Colleges and universities: A new sailing classroom has docked at the University of South Florida in St. Petersburg. The research vessel Western Flyer was gifted to the school by the Monterey Bay Aquarium Research Institute. It will be used as a sailing classroom for students pursuing careers in ocean science, engineering and marine operations though the Florida Institute of Oceanography, which is housed at USF but serves the entire state university system. Tampa Bay Times. A University of Florida student has been sentenced to three years of probation after pleading guilty to parading, demonstrating, or picketing during the U.S. Capitol riot on Jan. 6, 2021. Gabriel Chase, 22, is a history major enrolled at UF for the upcoming fall semester. Gainesville Sun. WCJB.

Cost of universal choice: The latest estimate of the cost for the state’s new school choice law is $4 billion in the first year, which began July 1, according to an analysis released Wednesday by the Florida Policy Institute and the Education Law Center. State scholarships are now available to any K-12 student in Florida. This past year, the state spent $1.4 billion on state scholarships. This estimate projects $2 billion will be spent for those who already receive vouchers and those who will begin to access them now that there are no income limits. About $1.1 billion is forecast to be spent for 219,000 private school students who would receive Family Empowerment Scholarships after Florida Tax Credit Scholarships has been distributed, and $971 million would be used to cover 75 percent of eligible home-schooled students. Florida Policy Institute. State scholarships are now available to any K-12 student in Florida. Here’s what parents and students must do to claim one. Axios. WKMG.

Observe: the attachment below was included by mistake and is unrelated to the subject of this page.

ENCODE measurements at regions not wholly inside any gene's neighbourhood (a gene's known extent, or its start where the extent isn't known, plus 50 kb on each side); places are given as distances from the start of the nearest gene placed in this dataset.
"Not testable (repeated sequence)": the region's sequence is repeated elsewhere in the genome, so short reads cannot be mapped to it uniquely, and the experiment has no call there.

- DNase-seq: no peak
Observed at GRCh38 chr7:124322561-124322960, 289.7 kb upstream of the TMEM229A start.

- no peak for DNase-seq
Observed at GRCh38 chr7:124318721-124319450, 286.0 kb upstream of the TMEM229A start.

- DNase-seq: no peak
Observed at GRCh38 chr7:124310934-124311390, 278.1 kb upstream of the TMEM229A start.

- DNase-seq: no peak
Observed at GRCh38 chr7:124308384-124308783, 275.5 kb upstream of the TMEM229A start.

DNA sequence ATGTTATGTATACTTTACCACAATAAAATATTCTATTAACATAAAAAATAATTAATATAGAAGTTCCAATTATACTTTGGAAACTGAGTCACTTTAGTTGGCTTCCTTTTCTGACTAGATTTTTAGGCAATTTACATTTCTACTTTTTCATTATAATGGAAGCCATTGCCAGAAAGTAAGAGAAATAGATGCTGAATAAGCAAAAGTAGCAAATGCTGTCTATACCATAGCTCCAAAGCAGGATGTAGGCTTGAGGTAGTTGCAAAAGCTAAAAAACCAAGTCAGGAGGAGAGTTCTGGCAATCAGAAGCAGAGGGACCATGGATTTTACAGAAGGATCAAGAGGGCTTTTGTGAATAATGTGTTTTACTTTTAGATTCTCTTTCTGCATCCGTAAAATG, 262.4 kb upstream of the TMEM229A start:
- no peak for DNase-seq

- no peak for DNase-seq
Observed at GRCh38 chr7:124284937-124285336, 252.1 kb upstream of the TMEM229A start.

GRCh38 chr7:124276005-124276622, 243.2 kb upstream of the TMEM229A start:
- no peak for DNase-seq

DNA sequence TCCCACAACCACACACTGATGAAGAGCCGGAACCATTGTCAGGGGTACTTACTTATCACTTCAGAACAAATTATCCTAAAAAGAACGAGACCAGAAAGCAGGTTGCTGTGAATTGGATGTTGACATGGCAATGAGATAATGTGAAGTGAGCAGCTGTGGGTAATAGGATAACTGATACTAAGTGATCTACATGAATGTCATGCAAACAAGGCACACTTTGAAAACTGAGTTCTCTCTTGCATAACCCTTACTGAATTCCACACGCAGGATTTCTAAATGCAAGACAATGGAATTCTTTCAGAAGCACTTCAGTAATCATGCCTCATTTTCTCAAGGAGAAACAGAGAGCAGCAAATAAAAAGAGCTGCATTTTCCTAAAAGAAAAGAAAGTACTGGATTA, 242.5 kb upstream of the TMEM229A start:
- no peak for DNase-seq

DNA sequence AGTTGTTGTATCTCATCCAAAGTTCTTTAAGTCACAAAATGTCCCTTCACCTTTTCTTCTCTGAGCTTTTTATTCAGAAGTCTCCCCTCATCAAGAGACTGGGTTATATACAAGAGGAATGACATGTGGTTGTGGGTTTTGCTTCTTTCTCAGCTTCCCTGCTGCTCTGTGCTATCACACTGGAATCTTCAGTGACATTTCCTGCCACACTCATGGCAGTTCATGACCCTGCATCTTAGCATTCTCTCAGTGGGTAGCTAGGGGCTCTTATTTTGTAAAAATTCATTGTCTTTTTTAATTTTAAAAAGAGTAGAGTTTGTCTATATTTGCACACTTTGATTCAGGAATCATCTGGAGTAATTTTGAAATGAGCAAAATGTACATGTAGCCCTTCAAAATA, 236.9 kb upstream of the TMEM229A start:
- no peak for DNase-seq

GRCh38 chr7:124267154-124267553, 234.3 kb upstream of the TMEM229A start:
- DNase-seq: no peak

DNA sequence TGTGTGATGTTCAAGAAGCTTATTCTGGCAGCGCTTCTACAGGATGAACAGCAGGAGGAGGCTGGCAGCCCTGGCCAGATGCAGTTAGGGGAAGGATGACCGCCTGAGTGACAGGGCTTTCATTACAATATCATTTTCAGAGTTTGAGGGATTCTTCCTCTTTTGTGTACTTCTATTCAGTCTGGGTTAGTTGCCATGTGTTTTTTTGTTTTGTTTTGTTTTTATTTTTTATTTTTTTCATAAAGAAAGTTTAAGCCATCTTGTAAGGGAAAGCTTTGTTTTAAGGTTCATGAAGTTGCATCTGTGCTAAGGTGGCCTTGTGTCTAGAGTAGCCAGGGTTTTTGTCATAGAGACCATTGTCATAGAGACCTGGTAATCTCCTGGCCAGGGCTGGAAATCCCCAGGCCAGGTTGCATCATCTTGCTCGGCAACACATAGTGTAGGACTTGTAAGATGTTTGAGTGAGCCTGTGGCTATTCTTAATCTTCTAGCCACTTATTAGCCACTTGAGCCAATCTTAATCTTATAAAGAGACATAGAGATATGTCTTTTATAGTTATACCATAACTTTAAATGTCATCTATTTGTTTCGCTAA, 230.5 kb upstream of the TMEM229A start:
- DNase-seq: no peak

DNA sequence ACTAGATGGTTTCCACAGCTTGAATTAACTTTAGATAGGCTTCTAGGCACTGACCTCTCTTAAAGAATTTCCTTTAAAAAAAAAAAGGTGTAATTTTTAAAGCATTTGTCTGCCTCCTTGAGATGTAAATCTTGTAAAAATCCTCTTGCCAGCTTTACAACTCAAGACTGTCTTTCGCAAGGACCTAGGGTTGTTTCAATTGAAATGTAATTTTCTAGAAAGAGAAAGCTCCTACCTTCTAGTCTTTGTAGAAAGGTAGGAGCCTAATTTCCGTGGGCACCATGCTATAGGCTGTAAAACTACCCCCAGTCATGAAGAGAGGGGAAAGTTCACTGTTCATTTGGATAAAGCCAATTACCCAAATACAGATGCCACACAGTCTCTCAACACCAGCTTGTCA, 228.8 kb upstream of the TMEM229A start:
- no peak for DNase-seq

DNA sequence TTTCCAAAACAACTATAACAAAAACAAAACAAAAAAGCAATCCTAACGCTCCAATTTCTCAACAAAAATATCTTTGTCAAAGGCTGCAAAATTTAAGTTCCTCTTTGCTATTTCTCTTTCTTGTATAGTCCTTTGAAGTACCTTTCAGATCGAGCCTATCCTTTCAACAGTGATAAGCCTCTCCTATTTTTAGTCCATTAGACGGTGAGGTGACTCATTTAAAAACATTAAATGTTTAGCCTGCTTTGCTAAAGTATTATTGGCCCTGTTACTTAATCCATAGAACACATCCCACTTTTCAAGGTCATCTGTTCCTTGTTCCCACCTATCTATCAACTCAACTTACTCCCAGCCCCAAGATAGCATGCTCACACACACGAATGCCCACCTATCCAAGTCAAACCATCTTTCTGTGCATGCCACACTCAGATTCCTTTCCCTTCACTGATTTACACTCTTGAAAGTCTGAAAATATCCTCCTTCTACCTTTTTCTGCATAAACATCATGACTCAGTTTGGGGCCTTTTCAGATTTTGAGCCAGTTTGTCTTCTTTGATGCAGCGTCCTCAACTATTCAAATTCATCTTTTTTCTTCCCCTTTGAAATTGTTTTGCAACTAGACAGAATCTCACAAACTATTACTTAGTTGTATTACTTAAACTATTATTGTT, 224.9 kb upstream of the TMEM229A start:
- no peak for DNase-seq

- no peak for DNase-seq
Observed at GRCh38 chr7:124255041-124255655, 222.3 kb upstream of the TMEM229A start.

Back-to-school shots: What immunizations must children have before school starts next month? Here’s a list, how to get the shots, how to get your child’s records, and how to apply for an exemption. Tallahassee Democrat.

Around the nation: A $200 million program to fortify school cybersecurity has been proposed by Federal Communications Commission chair Jessica Rosenworcel. The plan calls for a three-year pilot program to support cybersecurity and firewall-related services for K-12 schools and libraries while the Biden administration considers getting other federal agencies involved to review school districts’ digital defenses. Politico.

Opinions on schools: Whatever happens next in the Florida Atlantic University presidential search really doesn’t matter. The state’s clumsy effort to control it has already hurt FAU and the reputation of Florida’s university system. Palm Beach Post.

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BY NextSteps staff